Building Your Own Photo Backdrop Wall

Seamless paper backdrops among other backdrops are great for photography backgrounds, but sometimes, you want a background with some real texture. While having several different walls painted different colors or having different textures sounds great, the space and size of a studio can put limits on what you can actually do.  

Well, what options do you have to add more walls to your studio? A simple way to get around the limitations of space is to have some moveable backdrop walls; ok, well, maybe it's not that simple. 

Coming from Mango Street and a collaboration with Daniel DeArco, they share their design and the process behind creating their own moveable, double-sided photo backdrop. This isn't for the faint of heart; I suggest you have some skills behind woodwork and the tools required for building such a backdrop. You can watch as they break down the build into steps and show you the process and wrap it up with a photoshoot showing the new double-sided wall in action. 

While this was a fairly simple overview of the process, if you are familiar with building similar objects, you should be able to fill in the steps and build your own version. Do you think this is something you would give a try? Show us some of your examples in the comments below.

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Elan Govan's picture

Entertaining take on carpentry

Niels Veeneman's picture

exactly what i was thinking

Mr Hogwallop's picture

Over 30 years I have probably built ten of these rolling walls in various studios, solid walls, bounce walls and silk diffusion walls. Most had the wall go to about 1/4 inch above the floor, then used a length of moulding to cover the gap and give the appearance of a real wall for a room set. Some needed a middle set of wheels like the extra long like more than 20 ft used in car studios. Sand bags or 5 gallon paint buckets used as weights, just to be safe. Depending the materials they can weigh a LOT. Better to over engineer than under!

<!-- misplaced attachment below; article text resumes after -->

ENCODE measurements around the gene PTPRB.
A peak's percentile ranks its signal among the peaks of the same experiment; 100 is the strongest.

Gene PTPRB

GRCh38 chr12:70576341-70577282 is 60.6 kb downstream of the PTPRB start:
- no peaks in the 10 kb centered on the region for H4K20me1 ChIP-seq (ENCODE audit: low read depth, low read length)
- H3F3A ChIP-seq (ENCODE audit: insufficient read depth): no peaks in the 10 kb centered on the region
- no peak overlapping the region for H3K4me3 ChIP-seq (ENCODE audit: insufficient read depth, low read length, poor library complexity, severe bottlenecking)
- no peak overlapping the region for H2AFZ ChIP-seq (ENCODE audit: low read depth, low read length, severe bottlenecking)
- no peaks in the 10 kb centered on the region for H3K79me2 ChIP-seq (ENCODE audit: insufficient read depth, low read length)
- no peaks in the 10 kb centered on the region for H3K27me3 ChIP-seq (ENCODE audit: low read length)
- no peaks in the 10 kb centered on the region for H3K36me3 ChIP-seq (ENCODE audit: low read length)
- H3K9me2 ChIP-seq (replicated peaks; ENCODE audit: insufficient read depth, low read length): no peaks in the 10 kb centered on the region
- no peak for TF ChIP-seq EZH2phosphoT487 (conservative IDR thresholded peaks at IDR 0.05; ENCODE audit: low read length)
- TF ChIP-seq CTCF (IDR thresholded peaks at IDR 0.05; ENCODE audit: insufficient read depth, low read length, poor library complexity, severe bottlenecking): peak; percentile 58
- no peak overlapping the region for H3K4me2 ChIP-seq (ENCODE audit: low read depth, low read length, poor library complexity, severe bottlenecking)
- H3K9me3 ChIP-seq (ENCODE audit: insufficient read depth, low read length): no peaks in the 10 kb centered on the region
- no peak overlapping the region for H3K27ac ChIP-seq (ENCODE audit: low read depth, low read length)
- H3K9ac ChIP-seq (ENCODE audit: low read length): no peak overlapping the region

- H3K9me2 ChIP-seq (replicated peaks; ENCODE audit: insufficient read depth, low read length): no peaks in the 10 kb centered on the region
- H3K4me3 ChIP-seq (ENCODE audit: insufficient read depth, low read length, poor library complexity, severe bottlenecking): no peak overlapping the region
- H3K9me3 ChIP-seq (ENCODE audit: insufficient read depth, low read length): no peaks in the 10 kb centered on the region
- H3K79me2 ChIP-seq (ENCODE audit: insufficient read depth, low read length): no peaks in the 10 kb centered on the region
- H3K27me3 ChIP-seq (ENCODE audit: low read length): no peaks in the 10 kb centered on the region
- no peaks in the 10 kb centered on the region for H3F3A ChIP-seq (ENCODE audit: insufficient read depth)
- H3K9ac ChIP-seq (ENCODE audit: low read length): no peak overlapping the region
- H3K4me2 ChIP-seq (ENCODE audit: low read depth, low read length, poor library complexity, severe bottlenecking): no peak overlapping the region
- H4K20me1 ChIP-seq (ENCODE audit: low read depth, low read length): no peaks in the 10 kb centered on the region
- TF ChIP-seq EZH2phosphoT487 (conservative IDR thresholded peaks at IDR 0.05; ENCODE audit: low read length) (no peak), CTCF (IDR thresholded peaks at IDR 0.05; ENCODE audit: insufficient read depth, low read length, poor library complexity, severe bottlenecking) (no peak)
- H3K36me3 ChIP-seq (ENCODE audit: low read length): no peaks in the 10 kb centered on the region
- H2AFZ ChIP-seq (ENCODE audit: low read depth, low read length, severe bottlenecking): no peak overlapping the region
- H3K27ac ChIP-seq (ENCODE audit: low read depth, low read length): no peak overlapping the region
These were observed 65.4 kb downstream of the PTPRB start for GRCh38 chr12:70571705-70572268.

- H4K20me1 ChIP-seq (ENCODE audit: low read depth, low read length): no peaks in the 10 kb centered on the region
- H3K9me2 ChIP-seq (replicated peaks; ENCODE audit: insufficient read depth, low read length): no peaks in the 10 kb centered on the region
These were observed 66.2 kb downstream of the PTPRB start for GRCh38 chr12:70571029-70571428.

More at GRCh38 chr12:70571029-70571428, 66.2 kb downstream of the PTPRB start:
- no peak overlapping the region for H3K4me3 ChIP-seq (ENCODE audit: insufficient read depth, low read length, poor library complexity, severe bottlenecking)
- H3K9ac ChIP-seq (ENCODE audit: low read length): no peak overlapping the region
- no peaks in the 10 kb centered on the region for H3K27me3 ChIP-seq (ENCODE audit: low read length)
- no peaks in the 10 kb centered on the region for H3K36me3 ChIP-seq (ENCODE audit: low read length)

We used a yellow pad of paper and a pencil to noodle it out, but that 3d modeling program was wicked awesome.

David T's picture

This is an engaging video that captures the emotions you feel during a carpentry project, but doesn't illustrate the process at all. "Create a 3D model. Buy the stuff. Assemble it. Have fun."

Shots of the important parts (connections, screws, ...) were glossed over.

Basically, draw the rest of the owl.

Lenzy Ruffin's picture

Given that white seamless paper is already portable, that seems like a ton of work just to put some plywood on wheels to use as a backdrop..

If I needed to have such a thing, on each side, I’d clamp the plywood to C-stands with casters and put a dolly under the center. That would roll around just as easily and the C-stands and dolly could be used for other things when the plywood backdrop wasn’t needed.

Yeah, it would cost more, but someone with a studio space large enough to accommodate what they built and who needs such a thing often enough to justify that effort can afford a couple of C-stands, if they don’t already own them.

Interesting project that appears to be done very well, but this was definitely not a simple DIY solution to what was a simple problem.

John Dawson's picture

They needed a 3D model for that?! Building a wall for a background is like building a bomb to kill a fly.

Douglas Turney's picture

Technology for technology sake. Pencil and paper - done in 5 minutes.

Mike Dixon's picture

I knew I was in for "entertaining" build when the intro included a HATCHET.

Lane Shurtleff's picture

Overkill! Use the same side support structure, but cut a vertical groove the thickness of your plywood to support a single layer, and allow it to be about 1/4" above the floor You could even glue fabric or paper to make it seamless to the floor. The middle support wheel would be unnecessary since only 2 sheets (instead of 4) are used. Plus it would be lighter overall so anyone could move it around easily.